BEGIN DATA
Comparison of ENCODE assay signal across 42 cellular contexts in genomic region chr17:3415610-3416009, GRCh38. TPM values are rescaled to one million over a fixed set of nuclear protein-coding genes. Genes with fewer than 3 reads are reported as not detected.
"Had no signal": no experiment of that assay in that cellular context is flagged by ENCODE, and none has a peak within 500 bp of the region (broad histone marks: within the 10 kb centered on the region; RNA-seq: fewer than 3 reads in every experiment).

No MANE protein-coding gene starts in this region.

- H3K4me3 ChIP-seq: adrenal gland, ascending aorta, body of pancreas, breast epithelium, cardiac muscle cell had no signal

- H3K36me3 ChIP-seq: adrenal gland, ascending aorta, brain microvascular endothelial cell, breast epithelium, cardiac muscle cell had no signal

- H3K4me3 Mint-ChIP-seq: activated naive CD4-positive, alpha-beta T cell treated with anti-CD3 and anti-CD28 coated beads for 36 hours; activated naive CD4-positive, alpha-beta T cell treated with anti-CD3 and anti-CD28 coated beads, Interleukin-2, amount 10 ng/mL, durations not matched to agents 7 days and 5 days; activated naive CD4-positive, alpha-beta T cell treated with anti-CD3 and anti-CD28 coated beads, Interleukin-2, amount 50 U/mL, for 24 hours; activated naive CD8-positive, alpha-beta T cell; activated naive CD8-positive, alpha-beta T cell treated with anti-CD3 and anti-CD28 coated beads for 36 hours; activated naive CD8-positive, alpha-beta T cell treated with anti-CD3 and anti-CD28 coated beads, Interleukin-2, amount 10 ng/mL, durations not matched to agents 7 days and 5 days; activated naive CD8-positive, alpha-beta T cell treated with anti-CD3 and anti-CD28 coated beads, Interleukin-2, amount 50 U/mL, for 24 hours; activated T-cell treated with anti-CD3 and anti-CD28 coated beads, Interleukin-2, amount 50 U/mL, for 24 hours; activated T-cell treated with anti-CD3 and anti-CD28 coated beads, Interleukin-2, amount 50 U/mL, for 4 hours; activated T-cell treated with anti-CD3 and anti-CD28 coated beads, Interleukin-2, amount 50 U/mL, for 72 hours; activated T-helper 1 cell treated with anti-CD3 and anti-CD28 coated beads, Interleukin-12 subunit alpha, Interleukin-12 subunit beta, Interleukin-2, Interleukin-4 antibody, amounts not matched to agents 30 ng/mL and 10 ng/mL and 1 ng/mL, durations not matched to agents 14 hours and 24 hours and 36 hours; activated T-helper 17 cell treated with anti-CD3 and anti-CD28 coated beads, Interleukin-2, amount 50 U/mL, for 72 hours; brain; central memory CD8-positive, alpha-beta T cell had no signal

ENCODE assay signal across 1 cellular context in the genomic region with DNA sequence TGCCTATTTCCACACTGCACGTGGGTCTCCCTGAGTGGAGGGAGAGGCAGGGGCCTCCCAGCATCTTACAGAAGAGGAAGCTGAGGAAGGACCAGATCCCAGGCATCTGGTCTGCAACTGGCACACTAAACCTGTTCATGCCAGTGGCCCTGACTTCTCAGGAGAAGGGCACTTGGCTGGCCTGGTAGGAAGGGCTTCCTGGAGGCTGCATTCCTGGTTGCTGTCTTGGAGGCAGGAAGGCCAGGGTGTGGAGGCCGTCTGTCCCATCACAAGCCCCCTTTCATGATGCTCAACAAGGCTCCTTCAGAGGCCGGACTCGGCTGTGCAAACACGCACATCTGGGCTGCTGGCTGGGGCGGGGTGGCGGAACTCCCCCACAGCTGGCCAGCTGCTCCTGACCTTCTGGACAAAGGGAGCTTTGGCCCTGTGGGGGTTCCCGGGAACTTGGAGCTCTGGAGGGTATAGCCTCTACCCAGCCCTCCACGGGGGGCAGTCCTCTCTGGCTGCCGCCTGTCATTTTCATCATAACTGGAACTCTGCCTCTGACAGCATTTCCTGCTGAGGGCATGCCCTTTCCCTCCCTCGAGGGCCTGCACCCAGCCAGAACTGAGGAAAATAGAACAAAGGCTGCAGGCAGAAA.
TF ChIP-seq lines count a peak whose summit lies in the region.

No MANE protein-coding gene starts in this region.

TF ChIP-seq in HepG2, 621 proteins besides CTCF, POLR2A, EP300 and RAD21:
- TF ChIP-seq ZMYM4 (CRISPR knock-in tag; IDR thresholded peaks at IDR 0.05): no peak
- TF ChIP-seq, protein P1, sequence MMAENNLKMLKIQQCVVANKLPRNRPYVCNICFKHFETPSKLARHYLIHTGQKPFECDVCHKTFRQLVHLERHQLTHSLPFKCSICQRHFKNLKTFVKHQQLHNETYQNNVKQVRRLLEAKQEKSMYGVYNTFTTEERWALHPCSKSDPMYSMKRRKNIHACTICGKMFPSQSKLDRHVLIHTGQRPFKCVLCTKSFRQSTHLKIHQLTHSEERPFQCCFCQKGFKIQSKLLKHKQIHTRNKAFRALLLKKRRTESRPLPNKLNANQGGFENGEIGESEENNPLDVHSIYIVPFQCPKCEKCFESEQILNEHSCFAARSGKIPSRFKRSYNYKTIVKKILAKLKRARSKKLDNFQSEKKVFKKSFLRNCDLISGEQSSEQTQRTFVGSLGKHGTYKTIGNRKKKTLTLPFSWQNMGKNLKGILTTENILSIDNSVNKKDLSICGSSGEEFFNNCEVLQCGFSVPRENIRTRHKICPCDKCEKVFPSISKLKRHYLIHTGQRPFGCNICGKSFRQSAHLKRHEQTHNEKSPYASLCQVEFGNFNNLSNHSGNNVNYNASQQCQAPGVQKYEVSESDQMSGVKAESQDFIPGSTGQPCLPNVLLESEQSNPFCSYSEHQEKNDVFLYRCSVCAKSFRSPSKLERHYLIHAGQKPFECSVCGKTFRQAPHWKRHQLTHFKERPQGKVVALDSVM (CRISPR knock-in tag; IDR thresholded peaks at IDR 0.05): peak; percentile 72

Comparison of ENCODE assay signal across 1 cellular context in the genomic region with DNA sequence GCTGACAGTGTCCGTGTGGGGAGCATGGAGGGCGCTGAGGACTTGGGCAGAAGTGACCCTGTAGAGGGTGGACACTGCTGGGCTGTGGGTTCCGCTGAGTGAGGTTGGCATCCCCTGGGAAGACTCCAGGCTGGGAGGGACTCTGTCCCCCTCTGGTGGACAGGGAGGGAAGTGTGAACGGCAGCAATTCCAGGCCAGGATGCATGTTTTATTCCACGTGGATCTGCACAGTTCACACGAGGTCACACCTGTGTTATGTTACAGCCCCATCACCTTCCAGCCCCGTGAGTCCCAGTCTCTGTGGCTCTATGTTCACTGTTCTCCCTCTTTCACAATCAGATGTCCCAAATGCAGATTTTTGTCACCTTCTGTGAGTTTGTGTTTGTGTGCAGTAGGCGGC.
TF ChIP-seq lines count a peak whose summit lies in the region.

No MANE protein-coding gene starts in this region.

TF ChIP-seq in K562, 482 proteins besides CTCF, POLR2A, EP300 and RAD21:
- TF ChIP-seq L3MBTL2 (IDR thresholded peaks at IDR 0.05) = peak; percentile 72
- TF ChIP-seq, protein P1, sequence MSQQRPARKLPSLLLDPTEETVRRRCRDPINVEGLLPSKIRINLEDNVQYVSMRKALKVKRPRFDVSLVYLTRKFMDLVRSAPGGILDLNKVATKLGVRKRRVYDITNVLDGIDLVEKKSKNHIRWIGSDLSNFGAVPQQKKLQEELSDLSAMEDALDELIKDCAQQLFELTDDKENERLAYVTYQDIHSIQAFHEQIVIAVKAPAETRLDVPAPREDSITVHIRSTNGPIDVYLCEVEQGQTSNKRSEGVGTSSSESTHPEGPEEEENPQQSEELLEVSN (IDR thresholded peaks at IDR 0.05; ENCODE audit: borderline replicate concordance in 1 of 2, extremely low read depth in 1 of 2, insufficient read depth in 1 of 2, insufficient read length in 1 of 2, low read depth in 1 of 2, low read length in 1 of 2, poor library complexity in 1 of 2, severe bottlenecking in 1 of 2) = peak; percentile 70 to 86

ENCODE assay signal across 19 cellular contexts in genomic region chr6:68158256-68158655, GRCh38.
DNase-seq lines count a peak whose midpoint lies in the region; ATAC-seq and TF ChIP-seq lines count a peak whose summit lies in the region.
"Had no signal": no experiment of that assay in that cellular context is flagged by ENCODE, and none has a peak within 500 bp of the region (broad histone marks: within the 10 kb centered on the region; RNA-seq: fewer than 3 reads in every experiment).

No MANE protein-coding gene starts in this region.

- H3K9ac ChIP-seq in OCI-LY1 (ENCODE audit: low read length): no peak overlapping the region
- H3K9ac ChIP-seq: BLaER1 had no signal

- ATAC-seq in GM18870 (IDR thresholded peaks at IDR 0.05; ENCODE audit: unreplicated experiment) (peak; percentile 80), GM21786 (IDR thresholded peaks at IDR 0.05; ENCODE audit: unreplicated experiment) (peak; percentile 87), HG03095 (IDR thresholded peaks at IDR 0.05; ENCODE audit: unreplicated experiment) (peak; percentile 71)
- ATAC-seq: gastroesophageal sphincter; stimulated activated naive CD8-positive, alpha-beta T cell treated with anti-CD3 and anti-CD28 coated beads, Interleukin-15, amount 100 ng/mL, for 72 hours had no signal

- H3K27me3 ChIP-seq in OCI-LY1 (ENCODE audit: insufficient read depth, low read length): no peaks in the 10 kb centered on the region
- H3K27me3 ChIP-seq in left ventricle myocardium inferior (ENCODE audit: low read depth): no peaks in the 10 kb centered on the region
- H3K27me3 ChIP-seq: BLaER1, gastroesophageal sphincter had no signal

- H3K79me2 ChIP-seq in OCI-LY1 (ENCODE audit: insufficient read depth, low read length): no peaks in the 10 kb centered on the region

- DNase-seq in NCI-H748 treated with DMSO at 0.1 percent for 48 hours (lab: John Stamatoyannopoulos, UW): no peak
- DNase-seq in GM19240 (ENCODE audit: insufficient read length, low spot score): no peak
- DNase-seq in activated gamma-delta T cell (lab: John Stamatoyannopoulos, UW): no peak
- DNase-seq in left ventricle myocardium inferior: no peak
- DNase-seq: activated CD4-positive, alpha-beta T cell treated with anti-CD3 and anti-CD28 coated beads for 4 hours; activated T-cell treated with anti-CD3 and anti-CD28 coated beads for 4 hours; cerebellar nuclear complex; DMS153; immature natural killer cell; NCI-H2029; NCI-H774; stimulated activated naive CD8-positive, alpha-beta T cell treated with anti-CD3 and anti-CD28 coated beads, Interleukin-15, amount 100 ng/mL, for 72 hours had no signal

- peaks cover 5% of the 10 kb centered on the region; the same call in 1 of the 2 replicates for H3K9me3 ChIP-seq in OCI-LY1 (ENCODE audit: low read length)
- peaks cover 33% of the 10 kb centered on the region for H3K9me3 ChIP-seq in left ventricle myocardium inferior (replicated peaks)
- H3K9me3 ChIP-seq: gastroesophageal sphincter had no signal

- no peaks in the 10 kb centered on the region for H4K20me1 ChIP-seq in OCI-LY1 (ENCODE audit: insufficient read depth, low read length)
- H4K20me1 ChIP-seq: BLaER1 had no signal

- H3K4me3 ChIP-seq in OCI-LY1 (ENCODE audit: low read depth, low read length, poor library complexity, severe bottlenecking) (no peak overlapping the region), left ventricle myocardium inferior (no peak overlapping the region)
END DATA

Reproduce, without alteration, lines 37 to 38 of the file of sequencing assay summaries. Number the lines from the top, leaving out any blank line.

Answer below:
- peaks cover 33% of the 10 kb centered on the region for H3K9me3 ChIP-seq in left ventricle myocardium inferior (replicated peaks)
- H3K9me3 ChIP-seq: gastroesophageal sphincter had no signal